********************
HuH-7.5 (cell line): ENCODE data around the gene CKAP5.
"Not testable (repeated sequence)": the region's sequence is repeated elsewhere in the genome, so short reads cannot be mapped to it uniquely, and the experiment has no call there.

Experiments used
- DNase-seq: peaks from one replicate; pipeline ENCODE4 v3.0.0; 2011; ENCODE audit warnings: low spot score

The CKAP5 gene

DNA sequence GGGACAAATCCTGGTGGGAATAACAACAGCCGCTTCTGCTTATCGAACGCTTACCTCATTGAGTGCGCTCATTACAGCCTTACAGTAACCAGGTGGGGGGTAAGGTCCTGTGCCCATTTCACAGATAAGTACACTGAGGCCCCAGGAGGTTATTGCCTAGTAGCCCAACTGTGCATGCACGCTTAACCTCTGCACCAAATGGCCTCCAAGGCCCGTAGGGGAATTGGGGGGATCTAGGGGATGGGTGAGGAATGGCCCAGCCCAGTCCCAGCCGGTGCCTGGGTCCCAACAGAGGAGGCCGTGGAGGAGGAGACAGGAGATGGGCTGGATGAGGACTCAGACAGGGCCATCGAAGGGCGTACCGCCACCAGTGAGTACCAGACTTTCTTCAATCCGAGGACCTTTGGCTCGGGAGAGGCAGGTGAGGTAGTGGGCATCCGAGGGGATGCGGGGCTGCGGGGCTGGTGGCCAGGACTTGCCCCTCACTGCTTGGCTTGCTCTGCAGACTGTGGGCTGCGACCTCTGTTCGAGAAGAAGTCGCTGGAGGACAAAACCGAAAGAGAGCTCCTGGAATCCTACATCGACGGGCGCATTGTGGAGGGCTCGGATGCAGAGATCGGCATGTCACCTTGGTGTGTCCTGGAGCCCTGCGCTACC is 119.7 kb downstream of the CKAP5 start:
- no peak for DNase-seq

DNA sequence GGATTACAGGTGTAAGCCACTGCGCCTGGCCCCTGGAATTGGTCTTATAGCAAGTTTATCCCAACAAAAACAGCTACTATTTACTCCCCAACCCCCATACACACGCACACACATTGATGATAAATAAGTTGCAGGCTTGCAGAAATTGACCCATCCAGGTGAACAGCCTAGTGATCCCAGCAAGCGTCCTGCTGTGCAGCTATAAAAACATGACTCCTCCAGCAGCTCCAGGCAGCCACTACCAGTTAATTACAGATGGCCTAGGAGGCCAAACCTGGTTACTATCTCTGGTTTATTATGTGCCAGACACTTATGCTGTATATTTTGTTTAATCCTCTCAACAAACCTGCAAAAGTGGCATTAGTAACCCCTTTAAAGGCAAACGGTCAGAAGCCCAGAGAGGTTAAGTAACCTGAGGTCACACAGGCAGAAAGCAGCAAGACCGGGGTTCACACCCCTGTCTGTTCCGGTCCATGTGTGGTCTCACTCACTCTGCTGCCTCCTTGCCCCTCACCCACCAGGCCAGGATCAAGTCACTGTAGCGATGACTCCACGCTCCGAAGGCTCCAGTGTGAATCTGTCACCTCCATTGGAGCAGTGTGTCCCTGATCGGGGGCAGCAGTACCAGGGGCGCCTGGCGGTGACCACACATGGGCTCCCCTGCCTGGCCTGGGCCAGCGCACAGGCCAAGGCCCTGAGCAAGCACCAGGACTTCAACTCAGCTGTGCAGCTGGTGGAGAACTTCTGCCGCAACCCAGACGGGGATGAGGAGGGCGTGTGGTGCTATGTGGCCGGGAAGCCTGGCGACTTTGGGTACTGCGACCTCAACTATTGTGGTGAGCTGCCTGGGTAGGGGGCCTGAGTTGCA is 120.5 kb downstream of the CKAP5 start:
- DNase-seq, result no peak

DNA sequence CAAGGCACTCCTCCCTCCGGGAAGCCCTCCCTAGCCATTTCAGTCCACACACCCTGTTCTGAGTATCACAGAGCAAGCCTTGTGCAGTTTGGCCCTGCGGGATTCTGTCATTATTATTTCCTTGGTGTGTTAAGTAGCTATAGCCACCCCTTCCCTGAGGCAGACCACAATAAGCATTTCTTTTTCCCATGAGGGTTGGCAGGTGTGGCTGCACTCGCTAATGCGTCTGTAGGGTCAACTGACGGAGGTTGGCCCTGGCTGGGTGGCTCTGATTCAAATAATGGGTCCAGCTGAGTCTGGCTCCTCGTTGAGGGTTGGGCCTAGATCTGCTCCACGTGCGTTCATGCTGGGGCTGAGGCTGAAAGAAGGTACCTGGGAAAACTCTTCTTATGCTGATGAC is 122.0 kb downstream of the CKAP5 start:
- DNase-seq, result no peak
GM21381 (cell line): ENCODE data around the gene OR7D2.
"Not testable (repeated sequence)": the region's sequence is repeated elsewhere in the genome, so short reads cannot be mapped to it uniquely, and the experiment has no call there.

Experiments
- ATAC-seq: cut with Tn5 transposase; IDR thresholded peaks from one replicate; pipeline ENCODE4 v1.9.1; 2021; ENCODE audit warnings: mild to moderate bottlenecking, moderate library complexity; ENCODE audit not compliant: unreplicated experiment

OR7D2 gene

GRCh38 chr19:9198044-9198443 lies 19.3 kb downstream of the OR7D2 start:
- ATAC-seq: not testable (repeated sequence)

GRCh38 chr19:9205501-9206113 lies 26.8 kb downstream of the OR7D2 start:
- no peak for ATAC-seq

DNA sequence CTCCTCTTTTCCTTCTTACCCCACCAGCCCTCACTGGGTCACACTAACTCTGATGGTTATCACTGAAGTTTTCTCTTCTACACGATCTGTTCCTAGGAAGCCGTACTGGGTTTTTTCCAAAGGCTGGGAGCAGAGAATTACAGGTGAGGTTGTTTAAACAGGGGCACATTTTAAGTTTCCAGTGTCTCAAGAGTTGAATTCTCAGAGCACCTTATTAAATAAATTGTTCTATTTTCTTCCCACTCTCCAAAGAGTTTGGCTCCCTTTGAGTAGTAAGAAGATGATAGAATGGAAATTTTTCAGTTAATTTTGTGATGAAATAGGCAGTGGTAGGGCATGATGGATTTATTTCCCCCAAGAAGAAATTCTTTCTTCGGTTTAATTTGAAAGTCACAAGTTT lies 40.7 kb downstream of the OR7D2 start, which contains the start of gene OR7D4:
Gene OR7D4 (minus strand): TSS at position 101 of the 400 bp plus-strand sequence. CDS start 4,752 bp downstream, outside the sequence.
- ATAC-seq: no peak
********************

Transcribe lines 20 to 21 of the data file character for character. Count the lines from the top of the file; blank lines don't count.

- no peak for ATAC-seq

DNA sequence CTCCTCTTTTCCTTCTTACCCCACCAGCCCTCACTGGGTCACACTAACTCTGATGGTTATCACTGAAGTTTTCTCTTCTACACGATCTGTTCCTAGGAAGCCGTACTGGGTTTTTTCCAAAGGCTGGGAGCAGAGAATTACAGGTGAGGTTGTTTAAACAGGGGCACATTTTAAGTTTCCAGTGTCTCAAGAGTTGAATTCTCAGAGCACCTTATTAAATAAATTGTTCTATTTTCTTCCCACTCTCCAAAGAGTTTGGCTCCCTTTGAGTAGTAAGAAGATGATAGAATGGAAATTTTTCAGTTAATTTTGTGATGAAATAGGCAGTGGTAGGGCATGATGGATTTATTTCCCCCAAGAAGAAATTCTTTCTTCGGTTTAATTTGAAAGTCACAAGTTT lies 40.7 kb downstream of the OR7D2 start, which contains the start of gene OR7D4: